FINDLAY, Ohio–(BUSINESS WIRE)–Cooper Tire & Rubber Company (NYSE: CTB) today announced that it plans to increase ownership in its Mexico joint venture tire manufacturing facility, Corporación de Occidente S.A. de C.V. (COOCSA), from 58 percent to 100 percent. Cooper and Trabajadores Democraticos de Occidente S.C. de R.L. de C.V. (TRADOC), which owns 42 percent of the joint venture, have entered into a definitive agreement under which Cooper will purchase TRADOC’s stake in COOCSA. A majority of TRADOC members today voted in favor of the agreement.
Pending government approval and other customary closing conditions, it is expected that the transaction will close in early 2020. In the meantime, operations at the facility, which makes passenger car and light truck tires, will continue as usual. Cooper and TRADOC have been partners in the joint venture plant, which is located near Guadalajara, since 2008.
“Full ownership of COOCSA is an important step in our strategic plan to optimize our global manufacturing footprint with cost-competitive production of quality tires to meet market demand, in this case throughout Latin America, as well as in North America,” said Cooper President & Chief Executive Officer Brad Hughes. “We will continue to make investments to modernize the facility in the future as it produces millions of high quality tires. Cooper is thankful for the efforts over the past 11 years of our JV partner, TRADOC, and we look forward to continuing to work with them and everyone at the plant as we pursue what we are confident will be a successful future in Mexico.”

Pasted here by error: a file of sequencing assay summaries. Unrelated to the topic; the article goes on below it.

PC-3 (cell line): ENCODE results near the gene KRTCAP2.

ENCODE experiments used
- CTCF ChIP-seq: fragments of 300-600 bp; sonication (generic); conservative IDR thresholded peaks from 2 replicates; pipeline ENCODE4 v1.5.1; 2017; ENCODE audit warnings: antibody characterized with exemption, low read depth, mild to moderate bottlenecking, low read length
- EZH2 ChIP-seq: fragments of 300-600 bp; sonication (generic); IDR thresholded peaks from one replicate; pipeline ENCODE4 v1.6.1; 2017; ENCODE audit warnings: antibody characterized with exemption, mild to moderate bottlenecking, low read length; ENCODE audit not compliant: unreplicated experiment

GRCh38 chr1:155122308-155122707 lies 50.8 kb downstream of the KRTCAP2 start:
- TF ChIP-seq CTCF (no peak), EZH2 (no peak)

This release contains what the company believes are “forward-looking statements,” as that term is defined under the Private Securities Litigation Reform Act of 1995, regarding projections, expectations or matters the company anticipates may happen with respect to the future performance of the industries in which it operates, the economies of the U.S. and other countries, or the performance of the company itself, which involve uncertainty and risk. Such forward-looking statements are generally, though not always, preceded by words such as “anticipates,” “expects,” “will,” “should,” “believes,” “projects,” “intends,” “plans,” “estimates,” and similar terms that connote a view to the future and are not merely recitations of historical fact. Such statements are made solely on the basis of the company’s current views and perceptions of future events, and there can be no assurance that such statements will prove to be true.